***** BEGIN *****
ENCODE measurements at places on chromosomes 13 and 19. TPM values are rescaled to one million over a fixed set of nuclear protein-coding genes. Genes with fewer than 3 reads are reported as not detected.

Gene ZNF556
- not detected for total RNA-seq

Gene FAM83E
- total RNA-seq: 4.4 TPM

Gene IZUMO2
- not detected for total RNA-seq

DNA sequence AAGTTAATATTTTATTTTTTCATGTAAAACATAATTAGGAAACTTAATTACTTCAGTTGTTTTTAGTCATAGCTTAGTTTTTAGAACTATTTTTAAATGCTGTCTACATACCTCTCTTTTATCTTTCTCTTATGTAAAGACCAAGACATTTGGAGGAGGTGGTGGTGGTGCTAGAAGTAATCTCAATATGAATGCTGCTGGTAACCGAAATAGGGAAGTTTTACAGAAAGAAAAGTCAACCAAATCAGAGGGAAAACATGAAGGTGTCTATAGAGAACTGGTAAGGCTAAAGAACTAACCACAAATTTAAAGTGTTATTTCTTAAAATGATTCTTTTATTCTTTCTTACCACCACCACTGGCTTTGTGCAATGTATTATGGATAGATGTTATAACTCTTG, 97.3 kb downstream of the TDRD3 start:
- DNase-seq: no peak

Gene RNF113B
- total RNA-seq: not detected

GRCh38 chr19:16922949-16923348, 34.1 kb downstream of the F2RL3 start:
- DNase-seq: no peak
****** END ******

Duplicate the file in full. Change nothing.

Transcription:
ENCODE measurements at places on chromosomes 13 and 19. TPM values are rescaled to one million over a fixed set of nuclear protein-coding genes. Genes with fewer than 3 reads are reported as not detected.

Gene ZNF556
- not detected for total RNA-seq

Gene FAM83E
- total RNA-seq: 4.4 TPM

Gene IZUMO2
- not detected for total RNA-seq

DNA sequence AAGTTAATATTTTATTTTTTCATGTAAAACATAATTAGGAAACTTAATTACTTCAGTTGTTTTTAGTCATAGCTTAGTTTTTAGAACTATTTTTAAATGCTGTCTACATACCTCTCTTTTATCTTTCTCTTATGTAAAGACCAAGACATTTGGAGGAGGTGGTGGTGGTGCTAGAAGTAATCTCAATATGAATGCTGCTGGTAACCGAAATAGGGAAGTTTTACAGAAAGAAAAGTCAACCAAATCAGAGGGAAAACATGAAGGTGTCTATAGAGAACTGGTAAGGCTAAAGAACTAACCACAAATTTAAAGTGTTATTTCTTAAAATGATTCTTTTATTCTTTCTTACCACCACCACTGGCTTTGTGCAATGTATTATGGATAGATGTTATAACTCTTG, 97.3 kb downstream of the TDRD3 start:
- DNase-seq: no peak

Gene RNF113B
- total RNA-seq: not detected

GRCh38 chr19:16922949-16923348, 34.1 kb downstream of the F2RL3 start:
- DNase-seq: no peak